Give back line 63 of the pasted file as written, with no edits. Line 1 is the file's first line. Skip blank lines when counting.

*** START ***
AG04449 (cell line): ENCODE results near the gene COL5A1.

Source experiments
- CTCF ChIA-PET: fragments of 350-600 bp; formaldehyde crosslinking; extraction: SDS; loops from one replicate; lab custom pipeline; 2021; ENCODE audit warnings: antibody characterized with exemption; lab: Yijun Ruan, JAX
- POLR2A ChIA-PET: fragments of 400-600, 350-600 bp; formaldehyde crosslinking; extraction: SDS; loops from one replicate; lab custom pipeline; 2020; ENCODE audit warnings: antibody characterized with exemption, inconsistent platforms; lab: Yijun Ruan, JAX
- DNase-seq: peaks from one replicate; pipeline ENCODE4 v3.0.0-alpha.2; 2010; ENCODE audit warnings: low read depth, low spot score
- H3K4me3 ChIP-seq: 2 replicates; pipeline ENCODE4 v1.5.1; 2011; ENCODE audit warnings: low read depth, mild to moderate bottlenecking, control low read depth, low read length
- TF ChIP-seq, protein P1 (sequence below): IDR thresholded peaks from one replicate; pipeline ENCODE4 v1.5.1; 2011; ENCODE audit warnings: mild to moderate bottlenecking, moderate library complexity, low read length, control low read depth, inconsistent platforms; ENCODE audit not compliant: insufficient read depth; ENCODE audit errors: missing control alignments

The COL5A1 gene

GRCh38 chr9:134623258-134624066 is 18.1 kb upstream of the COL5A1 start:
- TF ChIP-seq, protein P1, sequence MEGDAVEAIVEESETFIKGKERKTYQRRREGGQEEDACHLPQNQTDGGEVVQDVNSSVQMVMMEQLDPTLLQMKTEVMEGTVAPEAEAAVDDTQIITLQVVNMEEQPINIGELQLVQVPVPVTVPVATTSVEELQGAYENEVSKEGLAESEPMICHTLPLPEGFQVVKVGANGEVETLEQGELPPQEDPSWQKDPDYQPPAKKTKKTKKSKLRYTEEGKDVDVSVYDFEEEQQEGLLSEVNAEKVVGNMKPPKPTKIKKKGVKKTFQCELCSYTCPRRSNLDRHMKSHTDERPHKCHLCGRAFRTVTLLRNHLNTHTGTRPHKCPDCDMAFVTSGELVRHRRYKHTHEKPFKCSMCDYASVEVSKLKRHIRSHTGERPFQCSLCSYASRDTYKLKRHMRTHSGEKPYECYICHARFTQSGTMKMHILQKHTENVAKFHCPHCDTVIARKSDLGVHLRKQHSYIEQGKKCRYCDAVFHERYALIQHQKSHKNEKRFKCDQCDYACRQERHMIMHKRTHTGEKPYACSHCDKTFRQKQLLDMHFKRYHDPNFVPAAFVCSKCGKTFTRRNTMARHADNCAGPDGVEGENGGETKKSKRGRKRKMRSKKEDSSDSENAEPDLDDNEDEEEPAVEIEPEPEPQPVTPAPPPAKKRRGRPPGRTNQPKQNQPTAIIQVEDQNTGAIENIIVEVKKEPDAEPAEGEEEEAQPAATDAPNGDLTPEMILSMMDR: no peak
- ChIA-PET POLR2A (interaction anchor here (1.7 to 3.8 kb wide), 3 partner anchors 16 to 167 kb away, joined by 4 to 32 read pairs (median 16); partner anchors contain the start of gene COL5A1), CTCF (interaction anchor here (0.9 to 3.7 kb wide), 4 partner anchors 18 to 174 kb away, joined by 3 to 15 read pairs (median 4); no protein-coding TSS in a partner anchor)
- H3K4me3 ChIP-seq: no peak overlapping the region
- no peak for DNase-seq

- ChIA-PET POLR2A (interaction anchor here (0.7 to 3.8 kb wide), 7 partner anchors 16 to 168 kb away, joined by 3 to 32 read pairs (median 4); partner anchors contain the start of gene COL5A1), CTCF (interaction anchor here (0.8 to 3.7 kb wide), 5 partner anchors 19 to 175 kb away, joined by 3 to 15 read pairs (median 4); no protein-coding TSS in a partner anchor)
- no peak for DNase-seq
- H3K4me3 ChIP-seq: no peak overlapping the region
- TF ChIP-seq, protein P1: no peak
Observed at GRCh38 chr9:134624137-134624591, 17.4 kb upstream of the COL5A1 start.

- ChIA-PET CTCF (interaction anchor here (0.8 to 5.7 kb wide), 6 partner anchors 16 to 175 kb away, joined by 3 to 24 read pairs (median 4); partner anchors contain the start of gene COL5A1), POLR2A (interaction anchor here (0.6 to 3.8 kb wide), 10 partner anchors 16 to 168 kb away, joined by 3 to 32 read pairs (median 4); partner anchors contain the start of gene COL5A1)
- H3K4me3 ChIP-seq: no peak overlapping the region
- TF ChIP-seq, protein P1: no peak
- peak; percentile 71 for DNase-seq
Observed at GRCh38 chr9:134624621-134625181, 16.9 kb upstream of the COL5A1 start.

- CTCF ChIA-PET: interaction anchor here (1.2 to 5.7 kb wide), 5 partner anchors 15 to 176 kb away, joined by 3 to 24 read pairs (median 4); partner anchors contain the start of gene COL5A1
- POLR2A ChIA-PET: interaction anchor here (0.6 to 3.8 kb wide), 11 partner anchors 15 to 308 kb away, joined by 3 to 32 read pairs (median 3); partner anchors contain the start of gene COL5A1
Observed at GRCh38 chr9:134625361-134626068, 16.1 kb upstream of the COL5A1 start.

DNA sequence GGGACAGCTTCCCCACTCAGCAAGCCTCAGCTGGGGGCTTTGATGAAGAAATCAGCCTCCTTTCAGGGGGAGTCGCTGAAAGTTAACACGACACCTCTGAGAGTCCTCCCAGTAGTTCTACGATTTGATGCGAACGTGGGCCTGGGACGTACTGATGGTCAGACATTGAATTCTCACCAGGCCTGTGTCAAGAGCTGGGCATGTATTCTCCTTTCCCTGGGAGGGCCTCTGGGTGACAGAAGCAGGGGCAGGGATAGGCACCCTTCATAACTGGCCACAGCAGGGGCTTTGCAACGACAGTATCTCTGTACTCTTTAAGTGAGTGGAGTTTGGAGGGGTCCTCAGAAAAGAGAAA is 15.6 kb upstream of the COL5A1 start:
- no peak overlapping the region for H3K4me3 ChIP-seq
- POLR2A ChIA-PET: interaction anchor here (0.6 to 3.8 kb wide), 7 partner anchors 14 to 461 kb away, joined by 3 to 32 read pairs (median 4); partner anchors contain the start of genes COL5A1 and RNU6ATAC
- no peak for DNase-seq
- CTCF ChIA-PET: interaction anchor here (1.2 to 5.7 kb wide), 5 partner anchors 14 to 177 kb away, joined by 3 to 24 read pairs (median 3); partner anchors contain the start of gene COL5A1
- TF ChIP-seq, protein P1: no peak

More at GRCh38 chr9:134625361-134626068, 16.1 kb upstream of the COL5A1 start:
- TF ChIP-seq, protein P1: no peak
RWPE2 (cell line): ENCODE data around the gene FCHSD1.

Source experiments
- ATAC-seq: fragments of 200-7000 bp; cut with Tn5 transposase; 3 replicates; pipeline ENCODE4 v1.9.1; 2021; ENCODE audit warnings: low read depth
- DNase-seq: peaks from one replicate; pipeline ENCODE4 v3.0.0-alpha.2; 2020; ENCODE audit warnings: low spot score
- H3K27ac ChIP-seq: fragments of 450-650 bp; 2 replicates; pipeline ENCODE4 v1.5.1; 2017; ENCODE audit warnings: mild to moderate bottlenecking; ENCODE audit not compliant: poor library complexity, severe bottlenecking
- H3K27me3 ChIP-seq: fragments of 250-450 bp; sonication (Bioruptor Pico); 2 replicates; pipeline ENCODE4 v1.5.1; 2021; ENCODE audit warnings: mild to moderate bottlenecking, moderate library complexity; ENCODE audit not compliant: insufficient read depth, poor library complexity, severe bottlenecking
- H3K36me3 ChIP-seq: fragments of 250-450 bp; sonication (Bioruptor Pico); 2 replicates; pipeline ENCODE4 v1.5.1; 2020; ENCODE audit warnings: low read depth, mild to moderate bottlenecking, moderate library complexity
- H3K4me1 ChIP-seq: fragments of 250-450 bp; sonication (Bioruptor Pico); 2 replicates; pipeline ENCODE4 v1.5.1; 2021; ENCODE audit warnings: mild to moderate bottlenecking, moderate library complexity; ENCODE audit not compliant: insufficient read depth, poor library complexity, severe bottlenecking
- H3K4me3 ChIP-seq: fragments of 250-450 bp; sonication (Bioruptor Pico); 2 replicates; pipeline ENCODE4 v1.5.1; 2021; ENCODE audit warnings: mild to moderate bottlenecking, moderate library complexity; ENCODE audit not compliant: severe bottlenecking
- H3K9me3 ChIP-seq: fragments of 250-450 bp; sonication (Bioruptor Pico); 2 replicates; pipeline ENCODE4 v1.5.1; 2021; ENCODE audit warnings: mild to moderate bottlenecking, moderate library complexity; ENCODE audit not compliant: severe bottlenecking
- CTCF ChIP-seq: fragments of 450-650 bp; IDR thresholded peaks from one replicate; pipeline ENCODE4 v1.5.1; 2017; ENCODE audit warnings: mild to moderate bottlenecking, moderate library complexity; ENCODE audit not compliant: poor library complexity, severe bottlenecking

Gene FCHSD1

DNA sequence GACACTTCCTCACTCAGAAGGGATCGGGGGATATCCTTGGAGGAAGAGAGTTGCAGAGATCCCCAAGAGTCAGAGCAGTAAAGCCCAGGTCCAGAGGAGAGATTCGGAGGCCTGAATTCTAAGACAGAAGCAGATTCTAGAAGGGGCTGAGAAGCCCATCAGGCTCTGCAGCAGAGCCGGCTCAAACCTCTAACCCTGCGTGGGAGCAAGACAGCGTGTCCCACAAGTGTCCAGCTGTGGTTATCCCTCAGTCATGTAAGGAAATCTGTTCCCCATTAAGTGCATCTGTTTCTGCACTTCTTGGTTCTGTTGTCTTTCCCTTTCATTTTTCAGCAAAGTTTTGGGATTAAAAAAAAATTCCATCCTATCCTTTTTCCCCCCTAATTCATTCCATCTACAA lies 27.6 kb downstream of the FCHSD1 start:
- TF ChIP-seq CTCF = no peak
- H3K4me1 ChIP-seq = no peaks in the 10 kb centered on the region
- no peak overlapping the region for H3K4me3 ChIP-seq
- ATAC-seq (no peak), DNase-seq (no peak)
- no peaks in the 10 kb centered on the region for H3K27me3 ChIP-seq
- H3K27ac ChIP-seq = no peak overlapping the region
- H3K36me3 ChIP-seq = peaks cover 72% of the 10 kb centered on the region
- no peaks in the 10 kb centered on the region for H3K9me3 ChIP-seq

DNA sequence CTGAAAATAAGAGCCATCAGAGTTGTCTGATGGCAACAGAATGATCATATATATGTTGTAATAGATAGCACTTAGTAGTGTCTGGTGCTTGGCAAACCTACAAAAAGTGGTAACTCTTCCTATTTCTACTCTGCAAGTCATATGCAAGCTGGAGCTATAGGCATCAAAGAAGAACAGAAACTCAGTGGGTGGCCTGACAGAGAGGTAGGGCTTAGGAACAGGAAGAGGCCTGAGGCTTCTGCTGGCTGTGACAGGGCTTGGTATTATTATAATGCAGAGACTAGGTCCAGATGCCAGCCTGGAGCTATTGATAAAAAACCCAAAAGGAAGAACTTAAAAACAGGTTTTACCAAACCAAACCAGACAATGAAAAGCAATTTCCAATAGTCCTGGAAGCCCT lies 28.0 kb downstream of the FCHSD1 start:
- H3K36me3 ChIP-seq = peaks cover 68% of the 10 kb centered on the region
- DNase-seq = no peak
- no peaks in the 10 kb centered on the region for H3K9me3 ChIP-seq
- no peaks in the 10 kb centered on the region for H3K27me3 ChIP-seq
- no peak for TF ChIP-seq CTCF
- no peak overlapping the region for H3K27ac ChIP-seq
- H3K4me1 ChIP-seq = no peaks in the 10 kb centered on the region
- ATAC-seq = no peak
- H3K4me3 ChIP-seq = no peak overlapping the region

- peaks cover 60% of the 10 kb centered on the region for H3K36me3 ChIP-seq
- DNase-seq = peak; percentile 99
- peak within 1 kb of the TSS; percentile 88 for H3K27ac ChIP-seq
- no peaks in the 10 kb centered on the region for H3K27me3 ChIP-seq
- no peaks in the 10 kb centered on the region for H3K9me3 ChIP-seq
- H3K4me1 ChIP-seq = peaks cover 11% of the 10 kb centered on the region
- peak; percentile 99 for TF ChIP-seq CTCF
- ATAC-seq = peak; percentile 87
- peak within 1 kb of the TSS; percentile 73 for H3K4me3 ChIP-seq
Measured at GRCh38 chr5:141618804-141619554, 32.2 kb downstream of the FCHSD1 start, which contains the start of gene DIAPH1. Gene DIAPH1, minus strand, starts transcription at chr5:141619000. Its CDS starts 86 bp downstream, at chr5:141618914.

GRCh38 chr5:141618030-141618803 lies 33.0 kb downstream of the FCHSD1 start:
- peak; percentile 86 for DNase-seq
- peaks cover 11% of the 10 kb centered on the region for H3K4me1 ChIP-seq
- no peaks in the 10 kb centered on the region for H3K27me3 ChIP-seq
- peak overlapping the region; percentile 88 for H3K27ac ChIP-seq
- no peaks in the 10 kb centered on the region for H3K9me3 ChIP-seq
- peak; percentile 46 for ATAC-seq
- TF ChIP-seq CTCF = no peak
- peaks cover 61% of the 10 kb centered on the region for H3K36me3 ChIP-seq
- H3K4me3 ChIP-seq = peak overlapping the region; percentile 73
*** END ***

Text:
- H3K4me1 ChIP-seq = no peaks in the 10 kb centered on the region